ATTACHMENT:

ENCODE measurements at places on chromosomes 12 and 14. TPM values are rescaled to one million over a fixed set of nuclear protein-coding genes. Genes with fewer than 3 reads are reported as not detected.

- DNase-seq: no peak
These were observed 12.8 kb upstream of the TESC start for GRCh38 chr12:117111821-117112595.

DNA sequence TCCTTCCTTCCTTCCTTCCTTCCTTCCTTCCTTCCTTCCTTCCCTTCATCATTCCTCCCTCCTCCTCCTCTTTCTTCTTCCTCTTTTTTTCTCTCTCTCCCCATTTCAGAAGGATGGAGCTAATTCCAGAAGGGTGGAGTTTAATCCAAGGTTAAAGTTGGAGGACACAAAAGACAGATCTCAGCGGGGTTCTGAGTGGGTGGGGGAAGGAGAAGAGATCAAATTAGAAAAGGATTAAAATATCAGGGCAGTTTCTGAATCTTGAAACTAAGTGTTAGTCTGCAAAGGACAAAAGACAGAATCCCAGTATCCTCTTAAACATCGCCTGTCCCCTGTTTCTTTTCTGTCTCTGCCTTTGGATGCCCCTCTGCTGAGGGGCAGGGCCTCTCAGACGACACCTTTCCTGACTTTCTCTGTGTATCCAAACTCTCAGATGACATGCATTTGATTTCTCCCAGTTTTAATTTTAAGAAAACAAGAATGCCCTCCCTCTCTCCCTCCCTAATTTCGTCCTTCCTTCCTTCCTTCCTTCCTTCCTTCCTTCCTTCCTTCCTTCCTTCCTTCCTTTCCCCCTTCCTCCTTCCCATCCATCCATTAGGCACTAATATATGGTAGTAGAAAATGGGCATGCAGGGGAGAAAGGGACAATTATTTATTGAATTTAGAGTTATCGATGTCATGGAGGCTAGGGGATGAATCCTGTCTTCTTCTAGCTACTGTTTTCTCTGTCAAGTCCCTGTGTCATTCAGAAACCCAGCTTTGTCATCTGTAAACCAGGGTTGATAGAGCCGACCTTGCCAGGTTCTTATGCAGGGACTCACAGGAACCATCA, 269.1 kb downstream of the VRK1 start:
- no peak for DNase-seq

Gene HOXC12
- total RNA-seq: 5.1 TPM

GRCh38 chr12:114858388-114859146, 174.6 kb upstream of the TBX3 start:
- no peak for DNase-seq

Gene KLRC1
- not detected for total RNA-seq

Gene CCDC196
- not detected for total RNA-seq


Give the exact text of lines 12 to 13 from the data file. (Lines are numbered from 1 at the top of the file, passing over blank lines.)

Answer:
Gene CCDC196
- not detected for total RNA-seq